As far as I know, the only Ken Loach film I’d seen before this one was Kes, so I didn’t have much of a handle on Loach as a director. Thus, in my usual bit of research into these films before I see them, I looked into Loach himself, who is apparently quite the political hotrod as a director in the U.K., which I hadn’t been aware of. Watching a film like I, Daniel Blake, however, this becomes readily apparent, as the film itself deals with the unemployment system in England and how all the red tape and bureaucracy dehumanize the regular working man instead of treating them like people and managing to help them. Seeing as I am not in the exact same situation as the Daniel Blake of the film, but understanding and empathizing with his circumstances, I was able to view this film from both angles; as someone who would be outraged at the treatment of Blake as the film puts across, while also being aware that this is a film that is deliberately trying to put this sort of thing across. That might not be Loach’s intention with his making this; he would likely rather that I be squarely in the former camp, but the specificity of the circumstances in the film unfortunately limits that possibility from happening, with me and with the general cinematic public as well. Even so, I, Daniel Blake manages to work as a pretty decent film, despite the limited range of the film’s genesis as a cinematic cattle-prod.
Daniel Blake is a hard-headed, decent-working man in northern England who’s just survived a heart attack, and wants nothing more than to get healthy again and go back to work. Being an average man in the system, however, he’s put through the bureaucratic runaround, seeing as one government agency says he’s fit to work and thus ineligible for employment assistance, and his doctor and physician are saying he’s not yet healthy enough to return to his job. It’s through his running around in the system that he happens to meet Katie, a young single mother just moved to the area who’s also stuck in the system trying to get a job, and the two end up befriending one another and trying to help each other get by, especially as Daniel’s case leads him toward appeal court through the same system that’s been treating him like a statistic or a number instead of as a human being. The first thing that becomes very apparent watching I, Daniel Blake is that this isn’t a film with the purpose of wowing you with how well-made a film it is; the technicals are enough to get by and get the story told, and little more than that. No, this is a film that has something to say, with well-constructed characters put into positions to get the narrative point across through their actions and what happens as a result of their actions. Chief among these assets is the main character himself, Daniel Blake, played by Dave Johns, who manages to keep Blake humane and relatable even and sometimes because of his short temper regarding his bureaucratic situation. Secondary in the constellation of characters Blake interacts with is Katie, who provides a sympathetic foil for Blake as well as a backup for his endeavors, which proves essential when the film gets into its endgame. Also, heads up on the accents in the film; it’s not nearly as indecipherable as Kes, but it’ll take a few minutes or so to get used to.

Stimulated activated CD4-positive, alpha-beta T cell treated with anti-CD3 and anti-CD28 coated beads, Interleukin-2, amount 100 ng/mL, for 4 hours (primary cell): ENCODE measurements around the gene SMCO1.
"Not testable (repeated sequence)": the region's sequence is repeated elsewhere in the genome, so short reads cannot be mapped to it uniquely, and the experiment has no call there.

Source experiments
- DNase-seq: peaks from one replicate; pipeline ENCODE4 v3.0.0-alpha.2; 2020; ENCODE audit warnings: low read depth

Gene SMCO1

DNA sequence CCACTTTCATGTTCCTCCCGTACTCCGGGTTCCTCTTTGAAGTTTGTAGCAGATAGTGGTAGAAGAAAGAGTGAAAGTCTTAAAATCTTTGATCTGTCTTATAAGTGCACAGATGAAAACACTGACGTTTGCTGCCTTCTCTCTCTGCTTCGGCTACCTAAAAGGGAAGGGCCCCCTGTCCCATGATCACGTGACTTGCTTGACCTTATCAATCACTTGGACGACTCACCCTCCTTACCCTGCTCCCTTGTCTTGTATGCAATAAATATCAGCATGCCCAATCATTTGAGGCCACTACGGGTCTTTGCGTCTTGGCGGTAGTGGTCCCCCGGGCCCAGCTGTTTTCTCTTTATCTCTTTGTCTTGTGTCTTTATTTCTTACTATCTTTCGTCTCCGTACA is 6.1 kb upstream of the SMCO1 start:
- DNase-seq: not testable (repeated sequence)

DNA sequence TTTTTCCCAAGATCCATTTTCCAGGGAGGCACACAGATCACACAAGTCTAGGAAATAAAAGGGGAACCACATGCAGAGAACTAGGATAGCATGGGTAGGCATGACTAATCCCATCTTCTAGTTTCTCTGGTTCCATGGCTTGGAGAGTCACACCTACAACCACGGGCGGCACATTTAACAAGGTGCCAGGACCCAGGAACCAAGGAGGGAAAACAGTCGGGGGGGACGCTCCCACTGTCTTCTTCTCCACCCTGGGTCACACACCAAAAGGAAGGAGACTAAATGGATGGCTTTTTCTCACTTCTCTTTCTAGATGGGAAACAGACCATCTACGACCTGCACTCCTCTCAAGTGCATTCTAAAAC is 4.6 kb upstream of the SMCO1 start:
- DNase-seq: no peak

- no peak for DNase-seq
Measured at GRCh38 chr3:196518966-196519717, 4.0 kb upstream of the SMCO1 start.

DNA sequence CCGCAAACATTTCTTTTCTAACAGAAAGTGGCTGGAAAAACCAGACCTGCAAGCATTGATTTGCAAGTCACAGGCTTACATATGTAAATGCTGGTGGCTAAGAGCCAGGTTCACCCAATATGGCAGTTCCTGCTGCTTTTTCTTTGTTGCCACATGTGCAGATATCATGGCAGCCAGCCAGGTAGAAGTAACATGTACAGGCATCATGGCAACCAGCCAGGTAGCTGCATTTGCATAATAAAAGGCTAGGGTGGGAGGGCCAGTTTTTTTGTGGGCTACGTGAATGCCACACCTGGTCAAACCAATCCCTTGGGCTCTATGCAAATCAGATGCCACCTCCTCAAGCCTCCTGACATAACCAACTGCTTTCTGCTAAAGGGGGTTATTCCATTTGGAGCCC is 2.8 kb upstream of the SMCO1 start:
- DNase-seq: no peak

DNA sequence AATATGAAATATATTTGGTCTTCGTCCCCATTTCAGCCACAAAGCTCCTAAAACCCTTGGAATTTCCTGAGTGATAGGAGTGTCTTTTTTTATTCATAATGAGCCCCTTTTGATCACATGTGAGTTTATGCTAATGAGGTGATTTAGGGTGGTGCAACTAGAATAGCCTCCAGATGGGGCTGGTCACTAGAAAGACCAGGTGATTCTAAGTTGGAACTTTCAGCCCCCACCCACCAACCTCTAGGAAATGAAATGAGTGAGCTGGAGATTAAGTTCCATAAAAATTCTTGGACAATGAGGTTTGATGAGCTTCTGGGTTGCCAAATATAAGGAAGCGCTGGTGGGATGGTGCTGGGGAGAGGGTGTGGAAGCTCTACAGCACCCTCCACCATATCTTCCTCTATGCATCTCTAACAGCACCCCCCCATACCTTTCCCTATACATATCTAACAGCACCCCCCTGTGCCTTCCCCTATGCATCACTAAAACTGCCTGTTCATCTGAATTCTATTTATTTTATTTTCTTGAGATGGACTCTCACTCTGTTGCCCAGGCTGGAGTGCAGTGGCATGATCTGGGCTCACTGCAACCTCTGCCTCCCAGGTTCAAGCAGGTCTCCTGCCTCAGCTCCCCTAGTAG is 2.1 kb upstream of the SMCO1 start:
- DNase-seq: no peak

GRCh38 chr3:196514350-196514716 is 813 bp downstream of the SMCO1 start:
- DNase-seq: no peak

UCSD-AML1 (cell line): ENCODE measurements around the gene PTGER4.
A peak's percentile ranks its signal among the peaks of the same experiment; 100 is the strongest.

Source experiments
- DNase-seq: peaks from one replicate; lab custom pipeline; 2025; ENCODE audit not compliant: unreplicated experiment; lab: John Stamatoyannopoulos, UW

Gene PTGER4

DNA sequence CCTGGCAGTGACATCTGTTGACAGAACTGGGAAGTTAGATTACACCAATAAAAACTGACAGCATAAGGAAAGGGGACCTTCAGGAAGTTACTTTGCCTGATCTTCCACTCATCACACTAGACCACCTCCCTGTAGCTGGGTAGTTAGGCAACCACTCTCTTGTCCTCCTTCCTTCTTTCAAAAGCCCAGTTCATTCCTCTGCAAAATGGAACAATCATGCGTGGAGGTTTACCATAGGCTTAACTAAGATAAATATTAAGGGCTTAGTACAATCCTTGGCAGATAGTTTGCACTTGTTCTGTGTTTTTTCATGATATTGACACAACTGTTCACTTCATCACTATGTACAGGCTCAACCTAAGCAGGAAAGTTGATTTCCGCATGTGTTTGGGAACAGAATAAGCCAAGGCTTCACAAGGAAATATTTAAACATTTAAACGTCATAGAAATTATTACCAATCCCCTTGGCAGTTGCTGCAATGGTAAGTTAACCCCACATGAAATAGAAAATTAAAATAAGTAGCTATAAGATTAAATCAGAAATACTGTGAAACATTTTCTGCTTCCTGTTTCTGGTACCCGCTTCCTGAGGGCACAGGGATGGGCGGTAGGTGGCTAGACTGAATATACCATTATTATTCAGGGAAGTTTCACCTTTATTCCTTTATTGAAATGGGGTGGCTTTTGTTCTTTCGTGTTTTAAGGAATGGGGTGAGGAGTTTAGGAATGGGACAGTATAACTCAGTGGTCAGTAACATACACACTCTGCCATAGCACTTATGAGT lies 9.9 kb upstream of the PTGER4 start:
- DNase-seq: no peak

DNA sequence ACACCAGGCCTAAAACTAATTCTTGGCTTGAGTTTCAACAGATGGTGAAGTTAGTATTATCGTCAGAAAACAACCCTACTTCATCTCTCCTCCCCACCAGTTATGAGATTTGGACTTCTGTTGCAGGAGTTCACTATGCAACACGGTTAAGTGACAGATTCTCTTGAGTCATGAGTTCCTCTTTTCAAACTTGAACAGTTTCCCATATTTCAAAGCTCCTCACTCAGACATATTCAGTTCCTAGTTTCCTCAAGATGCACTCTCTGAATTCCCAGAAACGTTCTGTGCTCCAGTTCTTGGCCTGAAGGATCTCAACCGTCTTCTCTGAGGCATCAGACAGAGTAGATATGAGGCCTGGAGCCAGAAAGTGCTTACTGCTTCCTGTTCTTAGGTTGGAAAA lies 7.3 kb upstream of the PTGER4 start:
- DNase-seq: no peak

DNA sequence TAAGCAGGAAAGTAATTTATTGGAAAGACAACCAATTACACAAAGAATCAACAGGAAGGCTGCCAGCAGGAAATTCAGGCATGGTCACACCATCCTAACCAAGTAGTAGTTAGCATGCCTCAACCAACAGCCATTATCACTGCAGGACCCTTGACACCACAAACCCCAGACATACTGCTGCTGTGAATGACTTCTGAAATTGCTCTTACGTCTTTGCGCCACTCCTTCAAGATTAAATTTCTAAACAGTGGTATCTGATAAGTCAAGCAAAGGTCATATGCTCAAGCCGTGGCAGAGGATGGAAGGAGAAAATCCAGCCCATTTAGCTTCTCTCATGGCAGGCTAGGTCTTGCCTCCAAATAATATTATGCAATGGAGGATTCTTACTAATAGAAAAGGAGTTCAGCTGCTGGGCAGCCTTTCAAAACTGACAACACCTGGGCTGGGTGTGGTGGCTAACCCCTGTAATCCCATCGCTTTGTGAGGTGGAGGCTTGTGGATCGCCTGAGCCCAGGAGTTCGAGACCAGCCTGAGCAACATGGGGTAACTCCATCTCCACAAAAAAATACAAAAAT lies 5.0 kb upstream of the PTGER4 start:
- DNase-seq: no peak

There’s really very little to be said about this film, which makes it of course a struggle for someone like me to try and write a review about it. If you can take to what this film says about its world and what the characters go through, it will be very affecting; if not, then it will only be mildly so, if that. That’s unfortunately all I’m able to scrounge up in regards to I, Daniel Blake, which is a bit of a shame since the film itself really wants to be a lot more than that, and the only reason it’s not is because of how specific its drive is towards what it wants to say. I’m actually a little surprised this managed to win the Palme d’Or, as stripped-down as it is, but I guess it just hit the right note with the jury that year. It hit a hard note with me as well, but again, as I am not essentially the same man as Daniel Blake, it didn’t hit that note as hard as it otherwise would’ve. And, to repeat a recurring statement with my reviews towards films like this, I’m not convinced this is really a must-see film, but (again) neither is it a poor watch should you decide to see it.
Arbitrary Rating: 7/10